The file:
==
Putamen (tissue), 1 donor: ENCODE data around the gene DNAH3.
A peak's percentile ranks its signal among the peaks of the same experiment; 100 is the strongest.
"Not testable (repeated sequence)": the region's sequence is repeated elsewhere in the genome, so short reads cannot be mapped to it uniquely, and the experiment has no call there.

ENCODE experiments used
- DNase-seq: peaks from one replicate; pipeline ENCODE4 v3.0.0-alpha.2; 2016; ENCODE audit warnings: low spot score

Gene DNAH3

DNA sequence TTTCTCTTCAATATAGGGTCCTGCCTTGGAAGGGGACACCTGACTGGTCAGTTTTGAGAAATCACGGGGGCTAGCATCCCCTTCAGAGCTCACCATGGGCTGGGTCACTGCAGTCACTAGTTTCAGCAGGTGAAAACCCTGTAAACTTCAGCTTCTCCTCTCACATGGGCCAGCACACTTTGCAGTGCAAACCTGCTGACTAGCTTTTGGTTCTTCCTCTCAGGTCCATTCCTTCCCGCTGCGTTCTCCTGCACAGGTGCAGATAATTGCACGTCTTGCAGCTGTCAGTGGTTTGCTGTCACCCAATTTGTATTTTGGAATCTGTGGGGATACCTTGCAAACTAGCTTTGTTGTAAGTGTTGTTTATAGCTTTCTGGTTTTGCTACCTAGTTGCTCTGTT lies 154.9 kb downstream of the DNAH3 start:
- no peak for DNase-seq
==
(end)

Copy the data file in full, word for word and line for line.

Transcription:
Putamen (tissue), 1 donor: ENCODE data around the gene DNAH3.
A peak's percentile ranks its signal among the peaks of the same experiment; 100 is the strongest.
"Not testable (repeated sequence)": the region's sequence is repeated elsewhere in the genome, so short reads cannot be mapped to it uniquely, and the experiment has no call there.

ENCODE experiments used
- DNase-seq: peaks from one replicate; pipeline ENCODE4 v3.0.0-alpha.2; 2016; ENCODE audit warnings: low spot score

Gene DNAH3

DNA sequence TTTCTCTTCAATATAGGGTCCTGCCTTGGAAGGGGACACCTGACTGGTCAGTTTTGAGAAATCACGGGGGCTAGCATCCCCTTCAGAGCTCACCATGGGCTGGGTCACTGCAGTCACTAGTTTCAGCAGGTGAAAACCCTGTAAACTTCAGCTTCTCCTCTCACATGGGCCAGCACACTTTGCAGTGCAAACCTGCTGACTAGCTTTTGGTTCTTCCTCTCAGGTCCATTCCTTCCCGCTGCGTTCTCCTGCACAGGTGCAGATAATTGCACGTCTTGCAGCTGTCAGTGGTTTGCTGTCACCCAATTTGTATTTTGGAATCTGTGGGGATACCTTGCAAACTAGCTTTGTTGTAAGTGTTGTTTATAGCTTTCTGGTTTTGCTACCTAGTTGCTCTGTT lies 154.9 kb downstream of the DNAH3 start:
- no peak for DNase-seq